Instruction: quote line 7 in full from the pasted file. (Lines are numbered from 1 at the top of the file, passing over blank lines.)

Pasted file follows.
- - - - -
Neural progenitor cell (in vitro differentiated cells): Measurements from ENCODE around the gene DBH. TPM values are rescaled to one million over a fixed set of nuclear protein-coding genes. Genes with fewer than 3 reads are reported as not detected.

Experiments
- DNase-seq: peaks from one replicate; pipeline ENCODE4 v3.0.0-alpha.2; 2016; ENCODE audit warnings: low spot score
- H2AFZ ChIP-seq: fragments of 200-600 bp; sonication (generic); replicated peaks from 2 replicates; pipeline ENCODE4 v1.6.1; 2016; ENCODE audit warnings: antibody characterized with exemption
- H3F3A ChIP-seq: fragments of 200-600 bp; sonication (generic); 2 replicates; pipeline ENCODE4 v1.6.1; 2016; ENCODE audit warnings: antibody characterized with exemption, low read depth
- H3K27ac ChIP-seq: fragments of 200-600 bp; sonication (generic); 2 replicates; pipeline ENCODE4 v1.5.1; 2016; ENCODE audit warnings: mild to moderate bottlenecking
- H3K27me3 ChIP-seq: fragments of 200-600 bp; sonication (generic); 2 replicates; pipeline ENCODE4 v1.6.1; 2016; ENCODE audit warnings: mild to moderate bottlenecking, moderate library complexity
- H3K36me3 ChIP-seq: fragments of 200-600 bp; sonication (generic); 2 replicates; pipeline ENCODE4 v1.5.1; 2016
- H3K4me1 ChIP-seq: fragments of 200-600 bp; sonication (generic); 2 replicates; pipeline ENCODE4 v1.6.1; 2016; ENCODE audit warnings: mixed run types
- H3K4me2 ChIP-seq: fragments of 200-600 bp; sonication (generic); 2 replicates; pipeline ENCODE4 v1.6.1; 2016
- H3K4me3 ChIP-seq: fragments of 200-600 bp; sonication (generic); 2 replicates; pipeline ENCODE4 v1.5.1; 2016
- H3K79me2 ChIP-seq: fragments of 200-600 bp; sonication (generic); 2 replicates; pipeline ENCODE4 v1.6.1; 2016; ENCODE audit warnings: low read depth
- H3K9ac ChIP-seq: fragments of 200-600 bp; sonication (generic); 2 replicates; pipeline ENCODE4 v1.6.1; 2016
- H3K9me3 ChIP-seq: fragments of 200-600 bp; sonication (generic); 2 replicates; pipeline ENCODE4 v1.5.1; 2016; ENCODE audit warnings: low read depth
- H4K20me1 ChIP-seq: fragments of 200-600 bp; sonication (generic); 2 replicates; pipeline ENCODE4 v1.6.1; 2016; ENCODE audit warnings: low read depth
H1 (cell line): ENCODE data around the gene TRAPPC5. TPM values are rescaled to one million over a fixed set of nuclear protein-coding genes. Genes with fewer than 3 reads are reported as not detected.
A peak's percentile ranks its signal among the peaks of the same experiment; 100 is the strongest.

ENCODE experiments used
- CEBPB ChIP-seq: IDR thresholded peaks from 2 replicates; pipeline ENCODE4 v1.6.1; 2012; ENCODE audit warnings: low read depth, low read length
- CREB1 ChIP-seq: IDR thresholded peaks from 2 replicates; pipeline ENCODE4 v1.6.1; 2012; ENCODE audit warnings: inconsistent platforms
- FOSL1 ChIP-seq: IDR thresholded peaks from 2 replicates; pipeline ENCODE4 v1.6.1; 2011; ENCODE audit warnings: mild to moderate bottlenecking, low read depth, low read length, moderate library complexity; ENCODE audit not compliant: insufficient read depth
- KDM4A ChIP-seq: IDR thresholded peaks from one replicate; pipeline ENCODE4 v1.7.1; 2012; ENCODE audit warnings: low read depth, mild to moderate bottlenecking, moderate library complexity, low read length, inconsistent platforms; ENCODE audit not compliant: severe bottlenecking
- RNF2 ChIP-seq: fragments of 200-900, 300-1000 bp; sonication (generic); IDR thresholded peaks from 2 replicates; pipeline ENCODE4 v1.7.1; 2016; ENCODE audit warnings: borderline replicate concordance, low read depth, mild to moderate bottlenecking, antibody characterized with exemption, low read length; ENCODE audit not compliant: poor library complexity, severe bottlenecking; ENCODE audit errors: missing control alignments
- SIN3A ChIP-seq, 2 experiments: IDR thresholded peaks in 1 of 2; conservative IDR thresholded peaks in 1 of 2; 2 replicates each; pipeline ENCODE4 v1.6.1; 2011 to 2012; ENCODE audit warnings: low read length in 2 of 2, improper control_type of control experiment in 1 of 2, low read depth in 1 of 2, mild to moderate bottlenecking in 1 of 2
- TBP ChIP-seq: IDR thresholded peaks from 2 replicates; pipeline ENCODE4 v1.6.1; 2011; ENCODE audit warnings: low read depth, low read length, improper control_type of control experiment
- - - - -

- H3K27me3 ChIP-seq: fragments of 200-600 bp; sonication (generic); 2 replicates; pipeline ENCODE4 v1.6.1; 2016; ENCODE audit warnings: mild to moderate bottlenecking, moderate library complexity